Smith was injured in an explosion while taking a mock war photograph, so he applied to join the U.S. navy photography corps at the beginning of world war ii in 1942. But Smith's determination to be a war correspondent did not change at all. Later he was sent by a publishing company to the uss independence to cover many island battles in the Pacific theater. In 1944, he joined life magazine again and continued to work in the Pacific theater. Smith was assigned to the uss bunker hill to film the raids on Tokyo, the attack on iwo jima and the battle for Okinawa. His stirring photographs, including the one of a soldier rescuing a tiny, fly-covered dying baby from a cave on saipan, make up a timeless, moving collection. The picture of a wounded soldier lying in a badly bandaged Wright cathedral; And the decomposing body of a Japanese soldier on the coast of iwo jima. Smith's photographs of the Pacific during world war ii are considered the most serious and powerful reflection of the evidence of war. In 1945, on a small ridge off the coast of Okinawa, Smith was hit by a piece of shrapnel that sliced into his left hand, face and mouth. He was unable to work for two years. Two years later, in 1946, after the war, he picked up his camera again and his first photograph was of his two children walking through a forest path to a sunny spot in paradise road. The photograph was exhibited at the human family exhibition and became a world famous work.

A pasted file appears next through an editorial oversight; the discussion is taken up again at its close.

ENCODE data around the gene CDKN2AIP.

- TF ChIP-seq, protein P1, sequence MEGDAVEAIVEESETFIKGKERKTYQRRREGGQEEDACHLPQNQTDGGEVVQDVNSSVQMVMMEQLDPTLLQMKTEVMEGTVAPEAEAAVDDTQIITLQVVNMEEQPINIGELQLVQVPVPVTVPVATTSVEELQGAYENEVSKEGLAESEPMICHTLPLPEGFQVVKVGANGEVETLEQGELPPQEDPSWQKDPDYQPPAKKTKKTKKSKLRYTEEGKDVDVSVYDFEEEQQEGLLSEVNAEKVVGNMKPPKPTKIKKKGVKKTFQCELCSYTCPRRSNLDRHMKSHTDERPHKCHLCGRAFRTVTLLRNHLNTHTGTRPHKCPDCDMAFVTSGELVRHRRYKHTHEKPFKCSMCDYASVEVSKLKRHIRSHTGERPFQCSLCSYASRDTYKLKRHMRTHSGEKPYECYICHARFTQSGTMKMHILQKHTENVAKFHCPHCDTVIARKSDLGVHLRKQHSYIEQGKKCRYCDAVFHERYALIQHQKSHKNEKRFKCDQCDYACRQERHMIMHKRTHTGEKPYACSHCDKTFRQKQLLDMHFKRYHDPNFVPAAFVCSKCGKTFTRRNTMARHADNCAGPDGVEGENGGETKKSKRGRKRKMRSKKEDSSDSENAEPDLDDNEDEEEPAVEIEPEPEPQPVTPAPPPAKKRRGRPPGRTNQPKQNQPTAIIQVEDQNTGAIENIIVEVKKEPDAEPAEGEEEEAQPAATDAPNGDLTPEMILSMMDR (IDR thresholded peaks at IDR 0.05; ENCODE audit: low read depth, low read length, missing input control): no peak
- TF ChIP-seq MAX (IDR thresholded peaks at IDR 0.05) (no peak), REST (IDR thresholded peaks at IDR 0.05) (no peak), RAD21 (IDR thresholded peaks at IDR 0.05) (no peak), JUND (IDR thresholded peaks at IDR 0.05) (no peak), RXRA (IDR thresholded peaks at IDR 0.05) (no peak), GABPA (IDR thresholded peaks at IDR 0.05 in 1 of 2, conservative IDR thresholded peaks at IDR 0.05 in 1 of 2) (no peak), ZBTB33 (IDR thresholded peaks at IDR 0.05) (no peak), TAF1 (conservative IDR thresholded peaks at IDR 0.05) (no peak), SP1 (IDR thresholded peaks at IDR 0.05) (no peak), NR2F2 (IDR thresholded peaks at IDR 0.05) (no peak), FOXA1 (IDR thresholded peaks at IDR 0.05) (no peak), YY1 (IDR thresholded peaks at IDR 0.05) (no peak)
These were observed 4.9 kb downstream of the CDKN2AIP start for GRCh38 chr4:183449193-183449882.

In the postwar years, Smith captured with his camera a grim and hopeful picture of contemporary life, and his photographs became a typical record of social life. He focused his camera on his chosen heroes, ordinary people with noble sentiments and the victims of society.

In 1948, Smith began shooting "country doctor" in clemlin, Colorado, which is his first picture story. It tells the story of an unknown country doctor who sacrificed his youth and life for the poor people. Before Eugene Smith, no photographer had ever experienced the life of a subject so deeply and persistently in order to take photographs. His photographs are moving because he has abandoned his bystander status and embraced his subject's destiny as a participant. This kind of piece of life is what Smith is after. To this end, he was even criticized by the European photography industry, critics have been ridiculed as an "ideal romantic." Smith thought it was because they had been so used to cynicism and frustration that they could not believe anything, and he just stood by his convictions.